abstract = "BackgroundHigh levels of dietary sugar consumption may result in dysregulated glucose metabolism and lead to elevated cardiovascular disease risk via autonomic nervous system and cardiovascular dysfunction. Altered cardiovascular function can be examined using perturbation tasks such as mental challenge. This study examined the effects of controlled glucose intake on cardiovascular measures at rest and in responses to mental challenge in a laboratory setting.MethodUsing a double blind within-subjects design, participants were monitored at baseline, following ingestion of a glucose or taste-control solution, during structured speech (SS), anger recall (AR) and recovery (N = 24, 288 repeated measures; age = 21 ± 2 years). Pre-ejection period (PEP), heart rate (HR), stroke index (SI), cardiac index (CI), blood pressure and total peripheral resistance (TPR) were measured throughout the protocol.ResultsGlucose resulted in sustained decreased PEP levels compared to control condition (Δ = 11.98 ± 9.52 vs. 3.27 ± 7.65 m·s, P < .001) and transient increases in resting HR (P = .011), CI (P = .040) and systolic blood pressure (P = .009). Glucose did not result in increased cardiovascular reactivity to mental challenge tasks, but was associated with a delayed HR recovery following AR (P = .032).ConclusionGlucose intake resulted in a drop in PEP indicating increased sympathetic nervous system activity. No evidence was found for glucose-related exaggerated cardiovascular responses to mental challenge. Dysregulated glucose metabolism may result in elevated cardiovascular disease risk as a result of repeated glucose-induced elevations of sympathetic nervous system activity.Keywords: Glucose, Carbohydrate, Mental challenge, Cardiovascular reactivity, Cardiovascular recovery, Psychological distress",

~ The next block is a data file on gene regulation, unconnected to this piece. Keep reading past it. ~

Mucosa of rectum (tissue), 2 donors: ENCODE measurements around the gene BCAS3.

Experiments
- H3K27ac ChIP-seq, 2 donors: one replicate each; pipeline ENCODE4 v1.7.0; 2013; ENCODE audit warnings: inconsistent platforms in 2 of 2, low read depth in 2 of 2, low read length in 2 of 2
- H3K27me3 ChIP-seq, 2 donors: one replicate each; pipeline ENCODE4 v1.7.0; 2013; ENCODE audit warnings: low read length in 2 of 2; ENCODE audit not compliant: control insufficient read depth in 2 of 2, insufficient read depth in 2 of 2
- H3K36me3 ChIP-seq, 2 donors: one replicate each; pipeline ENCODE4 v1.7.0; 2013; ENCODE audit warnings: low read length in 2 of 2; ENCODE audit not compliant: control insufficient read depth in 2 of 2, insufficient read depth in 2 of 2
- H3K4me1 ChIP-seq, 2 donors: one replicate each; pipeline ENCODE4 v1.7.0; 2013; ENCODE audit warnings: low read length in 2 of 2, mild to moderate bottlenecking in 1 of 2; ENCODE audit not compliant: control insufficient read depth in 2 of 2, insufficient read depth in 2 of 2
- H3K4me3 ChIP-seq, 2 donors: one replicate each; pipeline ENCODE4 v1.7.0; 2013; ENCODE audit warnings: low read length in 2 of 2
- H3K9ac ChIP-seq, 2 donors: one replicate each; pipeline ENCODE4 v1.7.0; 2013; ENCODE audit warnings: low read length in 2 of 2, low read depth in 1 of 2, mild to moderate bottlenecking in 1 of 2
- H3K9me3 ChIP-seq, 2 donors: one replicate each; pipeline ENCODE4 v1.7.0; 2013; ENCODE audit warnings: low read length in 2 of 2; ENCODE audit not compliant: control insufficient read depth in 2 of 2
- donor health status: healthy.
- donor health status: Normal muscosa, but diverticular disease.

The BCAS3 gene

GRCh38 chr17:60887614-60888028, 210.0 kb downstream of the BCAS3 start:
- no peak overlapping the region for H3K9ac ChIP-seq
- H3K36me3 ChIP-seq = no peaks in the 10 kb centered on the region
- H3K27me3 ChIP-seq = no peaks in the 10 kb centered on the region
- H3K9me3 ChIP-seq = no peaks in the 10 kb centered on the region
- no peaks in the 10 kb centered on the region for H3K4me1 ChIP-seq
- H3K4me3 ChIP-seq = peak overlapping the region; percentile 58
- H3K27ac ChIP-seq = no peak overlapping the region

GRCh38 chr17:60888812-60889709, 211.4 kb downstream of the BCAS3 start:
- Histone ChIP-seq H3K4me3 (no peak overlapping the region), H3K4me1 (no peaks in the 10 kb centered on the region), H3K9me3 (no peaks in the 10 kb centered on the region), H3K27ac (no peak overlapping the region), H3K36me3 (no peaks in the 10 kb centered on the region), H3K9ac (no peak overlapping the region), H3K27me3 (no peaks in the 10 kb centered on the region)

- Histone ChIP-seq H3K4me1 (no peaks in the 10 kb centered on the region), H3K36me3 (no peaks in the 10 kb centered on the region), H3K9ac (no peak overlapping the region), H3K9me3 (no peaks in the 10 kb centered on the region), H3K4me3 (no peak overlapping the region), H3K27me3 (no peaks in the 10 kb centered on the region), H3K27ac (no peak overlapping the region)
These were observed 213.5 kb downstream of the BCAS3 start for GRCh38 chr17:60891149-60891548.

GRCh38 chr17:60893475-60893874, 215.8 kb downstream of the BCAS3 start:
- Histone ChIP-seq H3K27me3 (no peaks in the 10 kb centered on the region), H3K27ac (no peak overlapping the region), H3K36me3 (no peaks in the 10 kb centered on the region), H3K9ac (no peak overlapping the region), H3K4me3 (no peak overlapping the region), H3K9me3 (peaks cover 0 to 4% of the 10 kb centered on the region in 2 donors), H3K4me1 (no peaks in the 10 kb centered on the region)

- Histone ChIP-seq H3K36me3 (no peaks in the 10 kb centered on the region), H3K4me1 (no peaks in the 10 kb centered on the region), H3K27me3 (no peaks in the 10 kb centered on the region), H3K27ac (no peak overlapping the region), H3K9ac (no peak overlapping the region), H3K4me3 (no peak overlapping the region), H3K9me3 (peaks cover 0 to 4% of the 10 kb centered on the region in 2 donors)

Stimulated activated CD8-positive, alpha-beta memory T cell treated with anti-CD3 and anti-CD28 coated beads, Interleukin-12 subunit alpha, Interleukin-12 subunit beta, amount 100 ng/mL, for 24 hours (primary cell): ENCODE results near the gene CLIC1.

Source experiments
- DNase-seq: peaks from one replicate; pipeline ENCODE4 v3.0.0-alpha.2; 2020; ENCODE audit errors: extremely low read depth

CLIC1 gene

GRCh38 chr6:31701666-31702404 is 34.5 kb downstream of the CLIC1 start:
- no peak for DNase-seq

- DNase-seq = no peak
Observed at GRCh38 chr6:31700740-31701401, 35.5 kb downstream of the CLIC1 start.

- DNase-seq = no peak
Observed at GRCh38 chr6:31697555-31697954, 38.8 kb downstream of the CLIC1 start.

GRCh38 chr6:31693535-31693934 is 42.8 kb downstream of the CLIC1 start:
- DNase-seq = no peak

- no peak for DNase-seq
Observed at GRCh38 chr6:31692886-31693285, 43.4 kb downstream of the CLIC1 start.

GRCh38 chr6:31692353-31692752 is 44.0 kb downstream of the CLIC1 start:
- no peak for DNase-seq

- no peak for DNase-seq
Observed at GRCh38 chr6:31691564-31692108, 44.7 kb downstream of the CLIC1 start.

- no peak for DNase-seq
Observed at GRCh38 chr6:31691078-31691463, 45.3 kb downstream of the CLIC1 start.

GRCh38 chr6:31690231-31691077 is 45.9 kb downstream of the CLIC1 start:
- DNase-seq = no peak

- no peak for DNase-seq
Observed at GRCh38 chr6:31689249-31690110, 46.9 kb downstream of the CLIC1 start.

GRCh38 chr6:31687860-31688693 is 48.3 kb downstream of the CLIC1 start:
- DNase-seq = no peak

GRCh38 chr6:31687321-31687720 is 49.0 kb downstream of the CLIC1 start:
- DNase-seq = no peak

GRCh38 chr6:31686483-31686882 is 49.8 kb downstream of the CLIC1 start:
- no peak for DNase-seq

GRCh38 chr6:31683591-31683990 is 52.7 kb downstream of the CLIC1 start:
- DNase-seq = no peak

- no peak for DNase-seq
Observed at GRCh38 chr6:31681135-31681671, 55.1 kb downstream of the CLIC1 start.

author = "S.J. Synowski and W.J. Kop and Z.S. Warwick and S.R. Waldstein",
year = "2013",
doi = "10.1016/j.jpsychores.2012.10.008",
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Effects of glucose ingestion on autonomic and cardiovascular measures during rest and mental challenge. / Synowski, S.J.; Kop, W.J.; Warwick, Z.S.; Waldstein, S.R.

In: Journal of Psychosomatic Research, Vol. 74, No. 2, 2013, p. 149-154.

Research output: Contribution to journalArticleScientificpeer-review

TY - JOUR

T1 - Effects of glucose ingestion on autonomic and cardiovascular measures during rest and mental challenge

AU - Synowski, S.J.

AU - Kop, W.J.

AU - Warwick, Z.S.

AU - Waldstein, S.R.

PY - 2013

Y1 - 2013